What do you think makes the JRS different from other programs and camps in their education services?
One thing I would highlight which they do differently is providing psychosocial support. Refugees go through a lot of things in their lives, so they need more than just an opportunity to go to school, because you can still go to school but might still be traumatized by their experiences. The JRS offers social support, accompanying the refugees and providing other services as well.
Other than providing education, what are other things that governments, institutions, or individuals can do to help refugees?
As I mentioned before, there’s a lot already being done. As I always highlight, it’s not that we should focus on only education, it’s just that all of the things people do for refugees have to work together. For example, refugees still need support to find work, because it’s not only kids - there are also older people who come from their countries and already have some skills. Not every country allows refugees to be able to work in their national workforce, so if policies are made for those adults to be allowed to use their skills, not only will they themselves benefit, so will the country, because there will be more pilots, doctors, and other people already skilled and ready to work. If you can put those skills to good use in addition to education, that will really benefit not just the refugees, but everybody involved.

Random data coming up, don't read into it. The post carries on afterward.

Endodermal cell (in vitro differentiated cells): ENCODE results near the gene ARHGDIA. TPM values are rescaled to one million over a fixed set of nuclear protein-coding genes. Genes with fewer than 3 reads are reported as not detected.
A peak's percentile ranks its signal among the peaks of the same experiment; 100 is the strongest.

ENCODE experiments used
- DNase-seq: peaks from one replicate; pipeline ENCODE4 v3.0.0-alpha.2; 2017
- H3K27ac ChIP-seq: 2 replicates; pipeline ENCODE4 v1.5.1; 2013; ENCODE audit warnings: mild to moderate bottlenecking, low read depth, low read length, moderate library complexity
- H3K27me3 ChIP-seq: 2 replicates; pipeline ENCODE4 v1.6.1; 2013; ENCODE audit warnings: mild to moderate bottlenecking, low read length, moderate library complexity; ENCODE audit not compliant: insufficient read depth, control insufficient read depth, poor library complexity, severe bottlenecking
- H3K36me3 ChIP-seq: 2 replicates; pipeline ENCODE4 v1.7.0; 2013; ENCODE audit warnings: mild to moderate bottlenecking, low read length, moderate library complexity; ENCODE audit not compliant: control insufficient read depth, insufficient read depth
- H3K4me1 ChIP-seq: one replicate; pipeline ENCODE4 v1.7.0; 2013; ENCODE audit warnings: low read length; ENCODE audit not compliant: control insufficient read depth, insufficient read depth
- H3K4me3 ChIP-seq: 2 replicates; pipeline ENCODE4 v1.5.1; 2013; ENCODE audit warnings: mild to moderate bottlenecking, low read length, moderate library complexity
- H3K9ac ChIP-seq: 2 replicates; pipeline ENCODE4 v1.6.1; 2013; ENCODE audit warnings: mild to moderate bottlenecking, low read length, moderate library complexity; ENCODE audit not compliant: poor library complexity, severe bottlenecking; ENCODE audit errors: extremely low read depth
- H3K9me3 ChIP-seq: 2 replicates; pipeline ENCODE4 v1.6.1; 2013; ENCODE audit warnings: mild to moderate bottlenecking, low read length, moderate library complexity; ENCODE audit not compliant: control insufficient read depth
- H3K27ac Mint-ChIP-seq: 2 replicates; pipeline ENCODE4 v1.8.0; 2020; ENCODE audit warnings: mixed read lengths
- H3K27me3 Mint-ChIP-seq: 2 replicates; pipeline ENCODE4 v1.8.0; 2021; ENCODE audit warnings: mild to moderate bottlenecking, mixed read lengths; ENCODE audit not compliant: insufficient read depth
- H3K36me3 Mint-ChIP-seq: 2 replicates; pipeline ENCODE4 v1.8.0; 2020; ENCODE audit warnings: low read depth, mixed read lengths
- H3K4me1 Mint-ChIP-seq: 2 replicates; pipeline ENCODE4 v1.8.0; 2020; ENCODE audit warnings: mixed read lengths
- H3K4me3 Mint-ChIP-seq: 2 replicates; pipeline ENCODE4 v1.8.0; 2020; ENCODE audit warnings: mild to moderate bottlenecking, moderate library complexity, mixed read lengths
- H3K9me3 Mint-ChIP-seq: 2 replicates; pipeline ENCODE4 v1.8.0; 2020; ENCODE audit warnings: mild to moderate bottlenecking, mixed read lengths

The title of your talk today was “Full of Hope.” What has made you stay hopeful throughout your experiences, and what hopes do you have for the future?
I was hopeful because I realized that my story was not just tragic, but it was also something that I could share with others. There was a light at the end of my journey, and it is that light that I can share with others, who can learn from my experiences and know that they can also survive. I really hope that there will be more refugees telling their stories, showing how education, support, and love have transformed their lives, because that is what happened to me, and I hope others see and learn from that.
Dr. Mireille Twayigara is a former refugee from Rwanda who currently serves as the Refugee Education Advocate for the Jesuit Refugee Service. Forced to flee from conflict in Rwanda when her father was killed during the 1994 genocide, Dr. Twayigara spent the next six years of her life traveling on foot between countries in Africa, a journey in which she lost her sister, mother, and grandmother to illness before arriving with her grandfather at Dzaleka camp in Malawi in 2000. In Dzaleka, she became a student in one of the Jesuit Refugee Service’s education programs, and eventually graduated as one of the top three female students in the country. With the assistance of JRS and the Malawian and Chinese governments, she began her medical studies in China, and graduated as a medical doctor in 2016. She then returned to Malawi, where she now practices as a medical doctor in a hospital, in addition to her advocacy work for JRS.